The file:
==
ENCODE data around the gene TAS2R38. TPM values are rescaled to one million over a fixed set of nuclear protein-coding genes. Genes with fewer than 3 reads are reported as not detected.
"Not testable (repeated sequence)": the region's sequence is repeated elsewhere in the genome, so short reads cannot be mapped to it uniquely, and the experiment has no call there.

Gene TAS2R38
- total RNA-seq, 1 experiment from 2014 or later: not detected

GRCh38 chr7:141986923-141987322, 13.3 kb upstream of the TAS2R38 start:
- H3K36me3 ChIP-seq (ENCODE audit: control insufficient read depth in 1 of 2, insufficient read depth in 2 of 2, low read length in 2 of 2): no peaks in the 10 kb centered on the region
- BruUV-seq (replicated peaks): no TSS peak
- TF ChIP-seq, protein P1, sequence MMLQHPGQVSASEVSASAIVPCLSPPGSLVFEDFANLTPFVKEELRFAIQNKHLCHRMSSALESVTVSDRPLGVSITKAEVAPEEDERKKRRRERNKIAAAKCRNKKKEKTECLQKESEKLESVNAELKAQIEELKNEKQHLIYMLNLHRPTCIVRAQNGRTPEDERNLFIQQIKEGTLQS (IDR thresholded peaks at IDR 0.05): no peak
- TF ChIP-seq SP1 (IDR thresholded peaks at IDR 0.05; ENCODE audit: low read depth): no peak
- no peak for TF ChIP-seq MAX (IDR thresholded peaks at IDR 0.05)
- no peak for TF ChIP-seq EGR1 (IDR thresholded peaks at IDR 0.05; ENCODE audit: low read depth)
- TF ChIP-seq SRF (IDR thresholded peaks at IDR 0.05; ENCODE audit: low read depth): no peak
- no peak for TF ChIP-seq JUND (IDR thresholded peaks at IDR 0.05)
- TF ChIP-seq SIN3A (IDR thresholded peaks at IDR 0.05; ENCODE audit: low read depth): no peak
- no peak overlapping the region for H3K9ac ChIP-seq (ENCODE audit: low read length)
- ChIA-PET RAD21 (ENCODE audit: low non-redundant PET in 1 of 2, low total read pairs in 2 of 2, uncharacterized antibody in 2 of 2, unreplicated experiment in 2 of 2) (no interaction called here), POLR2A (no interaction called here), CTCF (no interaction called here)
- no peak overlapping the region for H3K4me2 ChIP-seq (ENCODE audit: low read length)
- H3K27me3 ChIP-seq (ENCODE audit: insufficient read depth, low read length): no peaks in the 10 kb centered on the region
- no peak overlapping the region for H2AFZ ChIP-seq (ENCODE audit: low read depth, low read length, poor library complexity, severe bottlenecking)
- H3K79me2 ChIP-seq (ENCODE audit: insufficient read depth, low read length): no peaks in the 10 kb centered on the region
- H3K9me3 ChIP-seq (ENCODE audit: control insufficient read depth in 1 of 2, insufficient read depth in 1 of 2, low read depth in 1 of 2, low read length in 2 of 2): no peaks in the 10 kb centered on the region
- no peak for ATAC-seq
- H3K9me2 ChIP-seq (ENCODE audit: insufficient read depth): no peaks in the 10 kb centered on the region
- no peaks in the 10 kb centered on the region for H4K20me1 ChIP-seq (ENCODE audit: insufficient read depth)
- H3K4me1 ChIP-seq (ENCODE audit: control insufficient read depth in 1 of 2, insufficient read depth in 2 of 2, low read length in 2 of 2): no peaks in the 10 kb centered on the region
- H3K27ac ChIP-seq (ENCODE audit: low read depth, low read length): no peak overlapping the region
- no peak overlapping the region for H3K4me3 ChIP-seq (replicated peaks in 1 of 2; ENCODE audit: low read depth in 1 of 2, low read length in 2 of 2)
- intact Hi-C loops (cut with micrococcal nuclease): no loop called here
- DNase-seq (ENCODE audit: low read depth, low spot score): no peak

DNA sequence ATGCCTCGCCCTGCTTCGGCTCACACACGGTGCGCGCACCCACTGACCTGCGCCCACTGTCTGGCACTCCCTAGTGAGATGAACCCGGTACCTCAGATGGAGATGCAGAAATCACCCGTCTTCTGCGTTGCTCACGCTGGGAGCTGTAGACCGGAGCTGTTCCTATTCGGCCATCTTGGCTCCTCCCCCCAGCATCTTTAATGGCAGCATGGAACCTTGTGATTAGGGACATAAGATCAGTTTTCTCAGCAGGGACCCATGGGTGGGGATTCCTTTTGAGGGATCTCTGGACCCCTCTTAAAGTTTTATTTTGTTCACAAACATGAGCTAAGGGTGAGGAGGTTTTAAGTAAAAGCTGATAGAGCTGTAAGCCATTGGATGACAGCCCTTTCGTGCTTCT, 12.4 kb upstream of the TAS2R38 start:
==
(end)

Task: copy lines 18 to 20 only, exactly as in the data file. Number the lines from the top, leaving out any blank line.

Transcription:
- H3K27me3 ChIP-seq (ENCODE audit: insufficient read depth, low read length): no peaks in the 10 kb centered on the region
- no peak overlapping the region for H2AFZ ChIP-seq (ENCODE audit: low read depth, low read length, poor library complexity, severe bottlenecking)
- H3K79me2 ChIP-seq (ENCODE audit: insufficient read depth, low read length): no peaks in the 10 kb centered on the region